Each employee, whether they are working at a physical office or remotely, wants to feel part of the team, and be able to collaborate and work together with colleagues, as if they are just sitting side by side on their workstations or in a conference room.
Digital inclusion focuses on providing the same culture, conditions and opportunities to every staff member, no matter where they are working from. It means levelling the playing field for everyone, and delivering equal access to technology, resources and information required to do their jobs efficiently and effectively.
Digital inclusion therefore becomes critical in a hybrid working environment, where you can have a physically dispersed workforce. It enables employees to feel connected, engaged and empowered to do their best work, wherever they are.
Achieving an inclusive culture is difficult enough when people are all working in the same office, but now there’s that added complexity of working with hybrid teams. Here are some of the challenges that would limit digital inclusion in the workplace:
Technology can be a great enabler for digital workplaces, but it can also be a barrier to digital inclusion. With people working from different locations, they don’t all have the same internet speeds and Wi-Fi capabilities. So, for remote staff, connecting to virtual meetings or conference calls may not be guaranteed or seamless. Also, not having collaboration tools like Microsoft 365 or Google Workspace can create numerous issues that can impact productivity and collaboration between remote and onsite teams.
Culture based on old habits and practices
Digital inclusion won’t work without the cooperation of every staff member. Some people can have the tendency to go back to old habits and practices. They can resist the change to a digital workplace, and prefer to work in a face-to-face environment, leaving out those who are working remotely.
Lack of visibility and connection
Another barrier to digital inclusion is the lack of visibility and connection with remote employees. Business leaders can easily connect with people they physically see in the office, and be able to understand their needs and preferences. But it becomes difficult to maintain the same level of service and connection when dealing with remote workers, where there is no physical visibility.
Lack of communication
Equal access to company information is essential in achieving digital inclusion. However, this is not easily achieved. According to Igloo’s 2020 State of the Digital Workplace, nearly 60% of remote workers feel they missed out on important information because it was communicated in person.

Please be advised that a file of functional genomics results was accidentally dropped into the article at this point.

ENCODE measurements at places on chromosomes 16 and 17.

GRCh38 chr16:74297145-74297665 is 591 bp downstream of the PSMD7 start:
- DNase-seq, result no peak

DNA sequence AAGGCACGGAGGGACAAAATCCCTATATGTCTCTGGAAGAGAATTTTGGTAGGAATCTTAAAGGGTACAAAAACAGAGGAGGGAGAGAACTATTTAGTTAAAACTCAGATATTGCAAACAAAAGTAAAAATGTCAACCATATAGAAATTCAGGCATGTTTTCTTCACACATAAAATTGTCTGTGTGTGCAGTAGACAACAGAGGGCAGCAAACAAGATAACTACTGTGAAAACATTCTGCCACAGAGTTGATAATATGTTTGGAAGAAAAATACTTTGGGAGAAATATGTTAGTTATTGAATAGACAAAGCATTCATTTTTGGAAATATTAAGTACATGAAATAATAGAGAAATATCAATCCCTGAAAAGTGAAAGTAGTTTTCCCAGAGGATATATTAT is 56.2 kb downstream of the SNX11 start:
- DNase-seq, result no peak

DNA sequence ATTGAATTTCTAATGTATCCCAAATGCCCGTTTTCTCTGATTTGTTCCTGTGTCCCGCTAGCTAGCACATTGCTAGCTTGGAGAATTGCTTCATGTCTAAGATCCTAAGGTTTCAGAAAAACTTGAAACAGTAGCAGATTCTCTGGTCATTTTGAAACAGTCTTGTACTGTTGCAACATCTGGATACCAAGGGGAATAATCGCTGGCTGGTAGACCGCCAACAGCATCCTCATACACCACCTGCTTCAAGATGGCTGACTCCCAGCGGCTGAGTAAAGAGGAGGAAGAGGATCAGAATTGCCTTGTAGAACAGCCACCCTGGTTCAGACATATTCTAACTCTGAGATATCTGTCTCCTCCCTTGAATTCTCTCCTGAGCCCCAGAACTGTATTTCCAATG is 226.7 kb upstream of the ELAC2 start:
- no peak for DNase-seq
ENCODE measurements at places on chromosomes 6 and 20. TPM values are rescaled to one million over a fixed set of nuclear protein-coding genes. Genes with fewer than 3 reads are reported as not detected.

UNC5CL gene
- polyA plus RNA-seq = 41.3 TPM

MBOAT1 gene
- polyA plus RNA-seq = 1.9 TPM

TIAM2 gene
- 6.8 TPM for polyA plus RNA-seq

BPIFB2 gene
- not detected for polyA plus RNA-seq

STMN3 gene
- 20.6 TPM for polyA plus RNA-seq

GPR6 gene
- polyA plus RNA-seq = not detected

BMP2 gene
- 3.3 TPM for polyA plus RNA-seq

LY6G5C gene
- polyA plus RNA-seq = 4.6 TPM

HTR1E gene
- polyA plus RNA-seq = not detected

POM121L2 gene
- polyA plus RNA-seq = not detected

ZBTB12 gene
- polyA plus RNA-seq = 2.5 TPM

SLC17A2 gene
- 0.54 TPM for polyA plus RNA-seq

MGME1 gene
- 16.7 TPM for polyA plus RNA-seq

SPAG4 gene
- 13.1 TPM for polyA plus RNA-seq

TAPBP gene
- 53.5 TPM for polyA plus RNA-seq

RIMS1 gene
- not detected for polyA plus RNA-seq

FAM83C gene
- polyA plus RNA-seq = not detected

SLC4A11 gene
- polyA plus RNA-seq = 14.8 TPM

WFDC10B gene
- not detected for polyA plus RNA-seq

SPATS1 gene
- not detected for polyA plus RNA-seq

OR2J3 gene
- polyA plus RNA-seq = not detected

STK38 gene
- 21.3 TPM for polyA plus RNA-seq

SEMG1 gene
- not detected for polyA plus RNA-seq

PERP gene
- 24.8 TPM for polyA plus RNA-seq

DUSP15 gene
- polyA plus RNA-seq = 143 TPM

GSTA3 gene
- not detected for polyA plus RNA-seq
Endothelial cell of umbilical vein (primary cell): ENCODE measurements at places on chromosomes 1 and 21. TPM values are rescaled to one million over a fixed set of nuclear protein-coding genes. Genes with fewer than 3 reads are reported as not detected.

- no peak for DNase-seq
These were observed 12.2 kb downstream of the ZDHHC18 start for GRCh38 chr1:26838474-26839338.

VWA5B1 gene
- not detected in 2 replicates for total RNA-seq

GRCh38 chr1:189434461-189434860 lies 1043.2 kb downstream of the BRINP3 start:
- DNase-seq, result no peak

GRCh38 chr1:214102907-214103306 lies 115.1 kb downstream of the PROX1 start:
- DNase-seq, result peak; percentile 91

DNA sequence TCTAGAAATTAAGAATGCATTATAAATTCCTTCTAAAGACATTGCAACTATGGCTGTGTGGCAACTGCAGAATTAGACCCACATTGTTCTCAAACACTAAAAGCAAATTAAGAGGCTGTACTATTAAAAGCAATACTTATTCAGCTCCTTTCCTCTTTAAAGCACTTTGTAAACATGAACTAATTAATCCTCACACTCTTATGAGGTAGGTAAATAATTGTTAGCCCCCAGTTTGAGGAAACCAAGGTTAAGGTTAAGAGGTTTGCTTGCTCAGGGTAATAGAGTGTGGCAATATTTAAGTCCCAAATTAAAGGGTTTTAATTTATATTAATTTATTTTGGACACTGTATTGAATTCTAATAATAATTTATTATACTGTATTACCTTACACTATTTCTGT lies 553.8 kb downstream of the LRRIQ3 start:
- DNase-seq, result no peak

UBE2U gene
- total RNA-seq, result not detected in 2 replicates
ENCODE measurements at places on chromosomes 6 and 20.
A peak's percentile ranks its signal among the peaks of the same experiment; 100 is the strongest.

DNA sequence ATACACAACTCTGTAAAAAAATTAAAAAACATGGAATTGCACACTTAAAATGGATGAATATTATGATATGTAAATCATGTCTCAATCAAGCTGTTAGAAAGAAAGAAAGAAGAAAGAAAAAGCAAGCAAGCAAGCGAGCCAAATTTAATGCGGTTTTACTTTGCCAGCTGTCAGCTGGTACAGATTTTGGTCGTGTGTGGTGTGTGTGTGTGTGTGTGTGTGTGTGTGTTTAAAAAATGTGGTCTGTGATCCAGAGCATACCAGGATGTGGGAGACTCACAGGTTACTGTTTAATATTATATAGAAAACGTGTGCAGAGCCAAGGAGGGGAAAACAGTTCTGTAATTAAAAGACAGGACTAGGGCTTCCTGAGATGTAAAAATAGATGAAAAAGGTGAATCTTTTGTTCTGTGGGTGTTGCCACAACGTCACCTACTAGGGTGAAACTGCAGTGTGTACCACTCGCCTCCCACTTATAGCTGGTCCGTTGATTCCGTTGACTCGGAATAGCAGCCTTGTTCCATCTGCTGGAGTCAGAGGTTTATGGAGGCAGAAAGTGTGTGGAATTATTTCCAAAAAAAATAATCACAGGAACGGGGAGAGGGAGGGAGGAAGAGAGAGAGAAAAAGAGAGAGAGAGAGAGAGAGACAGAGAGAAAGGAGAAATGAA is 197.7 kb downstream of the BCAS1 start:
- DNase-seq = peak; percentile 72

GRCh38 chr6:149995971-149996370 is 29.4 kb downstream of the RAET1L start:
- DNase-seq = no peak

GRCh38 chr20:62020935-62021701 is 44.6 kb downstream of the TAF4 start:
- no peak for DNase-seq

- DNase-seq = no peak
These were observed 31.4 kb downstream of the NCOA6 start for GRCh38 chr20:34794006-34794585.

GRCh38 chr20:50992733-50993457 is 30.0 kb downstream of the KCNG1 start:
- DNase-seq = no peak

Building an inclusive workplace can work wonders in improving employee engagement and productivity. Here are some ways your workplace can foster digital inclusion:
Conduct a quick audit.
To implement any change in the workplace, it’s important to step back and understand the current situation. Observe staff interactions (both onsite and remote) and do interviews and surveys. How do people feel about working in hybrid teams? How much collaboration is happening? Do remote workers feel disconnected?
Create an inclusive culture.
Integrate inclusivity in your core company values and then communicate those values effectively to the different teams. It’s also important that the push for digital inclusion starts from the top – so encourage leaders and managers to treat and manage everyone in the same way, no matter if they’re working in the office or remotely.
Implement inclusive communications.
This means all company information should be communicated effectively to all employees, both onsite and remote. And make sure you communicate in different ways, including email, chat and other internal communication channels.
Have the right technology.
It’s essential to implement technology that can work anywhere. This enables staff to do their best work wherever they are – including equal access to the right collaboration and productivity tools.
Make sure everyone has a voice.
Remote workers tend to feel isolated. They sometimes feel unable to participate and be heard. Especially in meetings, encourage everyone to participate and contribute. Ensure each participant has an opportunity to speak out and be respected for their ideas.